Moving to a track with a little more grunt, I played Metric’s Grow Up and Blow Away album and the track ‘Rock Me Now’ over Tidal HiFi music. The opening drumbeat was taught and tuneful and clearly separated from the bassline that comes in on the chase. The electric bass had a snappy impact, and the articulation was apparent in its growl. It was evident on this track that the MA12000 had no problem throwing a wide soundstage, reaching beyond the outer edges of my Dynaudio C2 Signature speakers. Is the MA12000 utterly neutral in tone? I’d have to say no. Rather, there are a couple of added helpings of warmth to be found across the spectrum, and along with this warmth, a most noticeable added weight and fullness in the lower frequencies. The upper mids and treble sound relatively even but there isn’t any noticeable high frequency air and openness; you get an extended, detailed, and delicate treble that is wet rather than dry and is most definitely not extroverted. This character does however go far in making lesser recordings less harsh and more enjoyable.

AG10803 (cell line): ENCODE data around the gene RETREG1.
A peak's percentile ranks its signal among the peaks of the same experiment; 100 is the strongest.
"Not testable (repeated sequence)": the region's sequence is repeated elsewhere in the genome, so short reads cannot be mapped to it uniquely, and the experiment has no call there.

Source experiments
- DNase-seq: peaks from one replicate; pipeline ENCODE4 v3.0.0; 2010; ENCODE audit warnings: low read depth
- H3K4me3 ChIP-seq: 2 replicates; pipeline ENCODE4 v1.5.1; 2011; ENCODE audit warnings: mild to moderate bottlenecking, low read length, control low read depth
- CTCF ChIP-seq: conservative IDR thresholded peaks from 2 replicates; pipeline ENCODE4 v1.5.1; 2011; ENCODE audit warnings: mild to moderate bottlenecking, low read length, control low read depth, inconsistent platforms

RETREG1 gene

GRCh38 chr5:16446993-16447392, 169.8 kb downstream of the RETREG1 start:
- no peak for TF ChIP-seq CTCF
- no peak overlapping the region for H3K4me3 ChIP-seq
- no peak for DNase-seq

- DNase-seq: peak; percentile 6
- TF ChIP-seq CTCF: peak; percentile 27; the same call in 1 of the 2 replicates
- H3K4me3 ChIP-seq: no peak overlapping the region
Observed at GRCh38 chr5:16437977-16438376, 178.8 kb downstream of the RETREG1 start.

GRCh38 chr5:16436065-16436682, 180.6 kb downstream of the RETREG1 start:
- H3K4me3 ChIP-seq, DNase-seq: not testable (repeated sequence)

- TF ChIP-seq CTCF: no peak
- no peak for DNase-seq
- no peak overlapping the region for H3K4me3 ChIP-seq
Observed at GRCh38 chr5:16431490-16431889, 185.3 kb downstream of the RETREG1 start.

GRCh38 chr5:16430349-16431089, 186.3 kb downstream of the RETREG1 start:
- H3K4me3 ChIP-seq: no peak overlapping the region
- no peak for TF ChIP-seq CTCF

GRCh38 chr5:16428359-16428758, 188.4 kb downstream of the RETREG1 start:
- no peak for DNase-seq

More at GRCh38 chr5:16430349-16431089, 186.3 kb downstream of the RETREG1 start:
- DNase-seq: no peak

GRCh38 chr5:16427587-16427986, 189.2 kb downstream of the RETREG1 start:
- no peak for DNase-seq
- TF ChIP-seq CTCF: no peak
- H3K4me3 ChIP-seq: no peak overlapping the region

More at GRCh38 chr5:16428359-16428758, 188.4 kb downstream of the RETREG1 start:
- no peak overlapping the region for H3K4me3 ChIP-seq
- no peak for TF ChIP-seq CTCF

Next, during my listening sessions, I played some vinyl to evaluate the MA12000 integrated MM phono stage. Phono stages are the key to getting the best in vinyl playback; you may have the best turntable and cartridge, but that micro-voltage signal must travel through the phono stage to be useable by the preamplifier and that is exactly where its most vulnerable to sins of omission or commission. Listening to an original pressing of Sting’s “Englishman in New York’ from the album …Nothing Like the Sun, it was clear this was a phono stage of quality. The opening sax was smooth and liquid yet brassy, while the bass had thickness with an elastic character that maintained the jump factor of the piece. Listening to the piano notes, though there was some muting of vivacity in the keys, the ivory warmth and tone was well conveyed. The break of the drum roll was portrayed with wonderful weight, transients though were slightly rounded. The cymbals with were crisp, if somewhat recessed, just shading the tail of their sustain. The phono stage was strong in its delivery of harmonics, providing a full tonal palate, paired with a honied treble and anchoring bass notes. Comparing back-to-back with my Gold Note phono stage, using the same tonearm interconnect but now connecting to the MA 12000 via XLR, it was evident that the Gold Note was a clear step-up in performance. The Gold Note provided more front-to-back sound stage layering, more air, more definition & detail with a more visceral, and dynamic delivery. However, the McIntosh stage’s only sins were small and those few were only ones of omission. This must be taken in context; the Gold Note with separate power supply is priced at $1,599 + $1,099 and is a very high achiever. In short, the McIntosh phono stage is a very well designed and executed integrated solution and will surely satisfy most vinyl listeners. In my estimation, the MA12000’s in-board phono stage is competitive with standalone stages nearing $1500. Now, what’s not to love about that!